Printmaking as an Art.Catharine Abell - 2015 - Journal of Aesthetics and Art Criticism 73 (1):23-30.
    Many forms of printmaking involve drawing or painting onto a plate to produce a matrix and then producing prints from that matrix by mechanical processes. One might be skeptical about the artistic significance of such prints, on the basis that only the process of drawing or painting the matrix enables printmakers to exercise intentional control over the features of the resultant prints. This might lead one to think that such forms of printmaking lack artistic significance independent of drawing and painting. (...)
    Direct download (4 more)  
     
    Export citation  
     
    Bookmark   1 citation  
  18. Of Photographs.Catharine Abell - 2010 - In Catharine Abell Katerina Bantinaki (ed.), Philosophical Perspectives on Depiction. pp. 81.
     
    Export citation  
     
    Bookmark   2 citations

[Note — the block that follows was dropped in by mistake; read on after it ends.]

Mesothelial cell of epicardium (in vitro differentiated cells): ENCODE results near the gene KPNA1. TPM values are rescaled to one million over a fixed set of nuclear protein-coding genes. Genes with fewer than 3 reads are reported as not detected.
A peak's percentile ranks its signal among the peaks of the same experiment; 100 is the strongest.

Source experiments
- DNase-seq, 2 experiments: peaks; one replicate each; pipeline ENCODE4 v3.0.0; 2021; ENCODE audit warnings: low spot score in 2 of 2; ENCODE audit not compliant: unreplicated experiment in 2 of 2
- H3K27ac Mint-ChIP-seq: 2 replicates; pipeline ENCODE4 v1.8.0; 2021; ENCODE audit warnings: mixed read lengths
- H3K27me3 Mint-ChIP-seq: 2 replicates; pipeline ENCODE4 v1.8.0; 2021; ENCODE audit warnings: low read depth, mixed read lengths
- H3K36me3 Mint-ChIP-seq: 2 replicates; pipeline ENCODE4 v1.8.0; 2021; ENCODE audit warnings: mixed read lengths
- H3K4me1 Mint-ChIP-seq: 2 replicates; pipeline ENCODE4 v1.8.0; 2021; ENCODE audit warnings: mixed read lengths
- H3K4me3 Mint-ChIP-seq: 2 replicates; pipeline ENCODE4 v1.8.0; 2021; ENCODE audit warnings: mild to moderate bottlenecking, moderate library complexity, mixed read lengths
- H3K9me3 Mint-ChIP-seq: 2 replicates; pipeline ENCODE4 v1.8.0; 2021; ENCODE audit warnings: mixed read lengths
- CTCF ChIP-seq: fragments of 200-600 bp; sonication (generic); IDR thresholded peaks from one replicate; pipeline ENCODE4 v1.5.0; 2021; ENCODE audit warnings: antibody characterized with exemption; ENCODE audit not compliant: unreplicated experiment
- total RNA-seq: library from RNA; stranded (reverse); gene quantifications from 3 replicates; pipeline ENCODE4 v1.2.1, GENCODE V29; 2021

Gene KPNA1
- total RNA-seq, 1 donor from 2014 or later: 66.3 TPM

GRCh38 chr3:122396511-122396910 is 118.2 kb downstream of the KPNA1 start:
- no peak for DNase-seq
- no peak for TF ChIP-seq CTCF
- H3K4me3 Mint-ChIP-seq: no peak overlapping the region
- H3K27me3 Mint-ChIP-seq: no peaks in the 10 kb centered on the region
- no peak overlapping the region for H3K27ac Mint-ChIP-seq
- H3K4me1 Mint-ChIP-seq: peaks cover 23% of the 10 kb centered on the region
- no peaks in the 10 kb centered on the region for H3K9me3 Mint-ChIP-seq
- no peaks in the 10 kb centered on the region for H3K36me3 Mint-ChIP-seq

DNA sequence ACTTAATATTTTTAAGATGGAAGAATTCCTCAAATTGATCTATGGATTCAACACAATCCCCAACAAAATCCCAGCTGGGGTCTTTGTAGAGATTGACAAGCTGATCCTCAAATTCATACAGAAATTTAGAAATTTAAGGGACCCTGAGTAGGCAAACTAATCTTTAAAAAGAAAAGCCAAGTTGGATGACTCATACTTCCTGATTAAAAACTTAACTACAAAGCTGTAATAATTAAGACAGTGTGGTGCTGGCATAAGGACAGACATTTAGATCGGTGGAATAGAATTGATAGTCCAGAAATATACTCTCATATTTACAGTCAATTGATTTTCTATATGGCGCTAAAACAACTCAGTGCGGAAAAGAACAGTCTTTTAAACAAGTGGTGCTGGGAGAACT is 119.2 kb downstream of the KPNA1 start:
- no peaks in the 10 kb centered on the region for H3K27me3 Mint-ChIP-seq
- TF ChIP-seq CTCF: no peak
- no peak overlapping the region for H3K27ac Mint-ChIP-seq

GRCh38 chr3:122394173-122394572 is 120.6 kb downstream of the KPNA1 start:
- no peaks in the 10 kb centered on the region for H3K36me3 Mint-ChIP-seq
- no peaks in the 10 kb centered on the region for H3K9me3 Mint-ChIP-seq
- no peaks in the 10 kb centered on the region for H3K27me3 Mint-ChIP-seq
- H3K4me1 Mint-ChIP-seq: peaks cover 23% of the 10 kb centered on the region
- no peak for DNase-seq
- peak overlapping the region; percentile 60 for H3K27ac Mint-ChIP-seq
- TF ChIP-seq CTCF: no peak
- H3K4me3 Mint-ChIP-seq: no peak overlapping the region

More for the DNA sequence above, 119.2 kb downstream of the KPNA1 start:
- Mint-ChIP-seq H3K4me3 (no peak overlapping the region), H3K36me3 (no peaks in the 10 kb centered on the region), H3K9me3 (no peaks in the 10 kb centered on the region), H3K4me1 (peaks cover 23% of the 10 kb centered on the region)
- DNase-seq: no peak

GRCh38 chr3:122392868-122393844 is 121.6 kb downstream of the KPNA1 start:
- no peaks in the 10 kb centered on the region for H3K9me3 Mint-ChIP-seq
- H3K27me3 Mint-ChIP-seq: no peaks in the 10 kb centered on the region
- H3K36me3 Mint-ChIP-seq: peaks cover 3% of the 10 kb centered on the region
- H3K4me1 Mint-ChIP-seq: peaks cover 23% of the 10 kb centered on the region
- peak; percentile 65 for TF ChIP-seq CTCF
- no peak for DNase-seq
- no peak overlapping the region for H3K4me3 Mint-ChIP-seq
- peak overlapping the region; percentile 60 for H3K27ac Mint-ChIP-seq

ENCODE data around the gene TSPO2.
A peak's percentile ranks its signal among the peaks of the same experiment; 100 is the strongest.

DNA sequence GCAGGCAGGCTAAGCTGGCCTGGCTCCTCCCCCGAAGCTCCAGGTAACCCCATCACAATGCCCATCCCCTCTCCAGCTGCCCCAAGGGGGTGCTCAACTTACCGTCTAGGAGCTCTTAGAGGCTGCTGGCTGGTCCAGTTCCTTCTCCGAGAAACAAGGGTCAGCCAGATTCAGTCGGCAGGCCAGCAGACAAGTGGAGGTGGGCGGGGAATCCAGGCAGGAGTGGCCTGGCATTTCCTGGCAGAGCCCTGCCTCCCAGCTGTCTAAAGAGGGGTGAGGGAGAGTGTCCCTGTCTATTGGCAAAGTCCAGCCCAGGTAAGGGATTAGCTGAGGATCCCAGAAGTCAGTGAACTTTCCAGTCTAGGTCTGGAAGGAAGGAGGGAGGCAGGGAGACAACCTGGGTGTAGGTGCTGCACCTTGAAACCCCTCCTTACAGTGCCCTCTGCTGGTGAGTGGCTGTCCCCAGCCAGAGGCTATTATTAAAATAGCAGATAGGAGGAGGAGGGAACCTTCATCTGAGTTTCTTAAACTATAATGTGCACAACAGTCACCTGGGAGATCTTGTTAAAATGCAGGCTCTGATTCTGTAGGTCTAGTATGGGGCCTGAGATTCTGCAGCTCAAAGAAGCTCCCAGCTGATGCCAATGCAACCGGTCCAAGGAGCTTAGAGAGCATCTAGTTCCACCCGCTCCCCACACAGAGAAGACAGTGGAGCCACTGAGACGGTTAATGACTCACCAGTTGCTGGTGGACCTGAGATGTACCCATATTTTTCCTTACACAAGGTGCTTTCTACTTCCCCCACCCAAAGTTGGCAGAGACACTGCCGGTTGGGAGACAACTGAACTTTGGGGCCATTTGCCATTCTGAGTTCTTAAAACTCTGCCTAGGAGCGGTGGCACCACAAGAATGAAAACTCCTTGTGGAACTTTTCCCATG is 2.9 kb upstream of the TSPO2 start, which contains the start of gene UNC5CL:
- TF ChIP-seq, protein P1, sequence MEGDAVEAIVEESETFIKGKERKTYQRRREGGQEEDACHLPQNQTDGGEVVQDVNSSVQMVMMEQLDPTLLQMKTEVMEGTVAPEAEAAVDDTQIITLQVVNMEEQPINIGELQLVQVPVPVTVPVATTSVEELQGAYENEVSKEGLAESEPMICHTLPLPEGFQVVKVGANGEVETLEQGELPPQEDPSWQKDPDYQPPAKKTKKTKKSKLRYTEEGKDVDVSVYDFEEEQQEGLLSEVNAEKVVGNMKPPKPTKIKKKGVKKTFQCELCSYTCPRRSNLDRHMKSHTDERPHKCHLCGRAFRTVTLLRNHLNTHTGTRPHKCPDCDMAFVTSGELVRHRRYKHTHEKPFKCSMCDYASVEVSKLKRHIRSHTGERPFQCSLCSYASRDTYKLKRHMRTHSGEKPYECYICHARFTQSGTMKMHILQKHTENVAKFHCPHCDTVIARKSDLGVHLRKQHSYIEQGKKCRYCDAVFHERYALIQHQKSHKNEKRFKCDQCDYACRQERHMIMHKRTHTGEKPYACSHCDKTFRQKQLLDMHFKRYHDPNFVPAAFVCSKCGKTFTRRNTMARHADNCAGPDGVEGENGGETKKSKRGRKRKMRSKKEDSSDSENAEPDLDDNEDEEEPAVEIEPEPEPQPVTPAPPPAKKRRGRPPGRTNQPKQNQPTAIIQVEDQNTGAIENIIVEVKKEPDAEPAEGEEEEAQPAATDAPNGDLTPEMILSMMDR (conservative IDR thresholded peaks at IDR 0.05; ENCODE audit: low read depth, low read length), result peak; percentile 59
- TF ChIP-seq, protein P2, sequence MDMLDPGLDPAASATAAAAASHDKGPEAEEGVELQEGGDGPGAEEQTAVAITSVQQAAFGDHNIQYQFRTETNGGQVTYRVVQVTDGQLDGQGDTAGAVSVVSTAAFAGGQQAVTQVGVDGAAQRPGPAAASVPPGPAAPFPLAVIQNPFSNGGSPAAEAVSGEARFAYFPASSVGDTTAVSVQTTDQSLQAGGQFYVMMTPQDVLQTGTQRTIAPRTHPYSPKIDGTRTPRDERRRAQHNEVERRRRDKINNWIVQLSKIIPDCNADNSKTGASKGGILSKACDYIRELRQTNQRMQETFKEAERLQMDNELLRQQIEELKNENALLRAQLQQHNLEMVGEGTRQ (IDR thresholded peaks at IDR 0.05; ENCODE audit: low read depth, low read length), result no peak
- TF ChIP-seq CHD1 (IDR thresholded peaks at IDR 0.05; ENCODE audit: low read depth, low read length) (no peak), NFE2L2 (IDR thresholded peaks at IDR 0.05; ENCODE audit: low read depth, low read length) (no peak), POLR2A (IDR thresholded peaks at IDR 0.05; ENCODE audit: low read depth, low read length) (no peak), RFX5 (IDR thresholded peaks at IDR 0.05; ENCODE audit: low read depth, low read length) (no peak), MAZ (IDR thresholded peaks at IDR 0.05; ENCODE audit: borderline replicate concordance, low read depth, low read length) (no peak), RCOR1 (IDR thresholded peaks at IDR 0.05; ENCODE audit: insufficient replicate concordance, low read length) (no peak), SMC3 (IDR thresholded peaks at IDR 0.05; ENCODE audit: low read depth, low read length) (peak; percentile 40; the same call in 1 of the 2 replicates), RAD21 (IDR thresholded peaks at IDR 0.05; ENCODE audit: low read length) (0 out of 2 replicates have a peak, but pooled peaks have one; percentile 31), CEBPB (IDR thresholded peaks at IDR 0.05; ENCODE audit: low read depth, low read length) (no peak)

19.  54
    Review of Zenon Pylyshyn's Seeing and Visualizing: It's Not What You Think. [REVIEW]Catharine Abell - 2005 - PSYCHE: An Interdisciplinary Journal of Research On Consciousness 11.
    This book has three principle aims: to show that neither vision nor mental imagery involves the creation or inspection of picture-like mental representations; to defend the claim that our visual processes are, in significant part, cognitively impenetrable; and to develop a theory of “visual indexes”. In what follows, I assess Pylyshyn’s success in realising each of these aims in turn. I focus primarily on his arguments against “picture theories” of vision and mental imagery, to which approximately half the book is (...)
    Direct download (2 more)  
     
    Export citation  
     
    Bookmark  
  20. Expression in the Representational Arts.Catharine Abell - 2013 - American Philosophical Quarterly 50 (1):23-36.
    Understanding a work of representational art involves more than simply grasping what it represents. We can distinguish at least three types of content that representational works may possess. First, all representational works have explicit representational content. This includes the literal content of a linguistic work and the depictive content of a pictorial work. Second, they often have a conveyed content, which outstrips their explicit representational content, including much that is merely implicit in the work, and may exclude certain aspects of (...)
    Direct download  
     
    Export citation  
     
    Bookmark  
  21.  42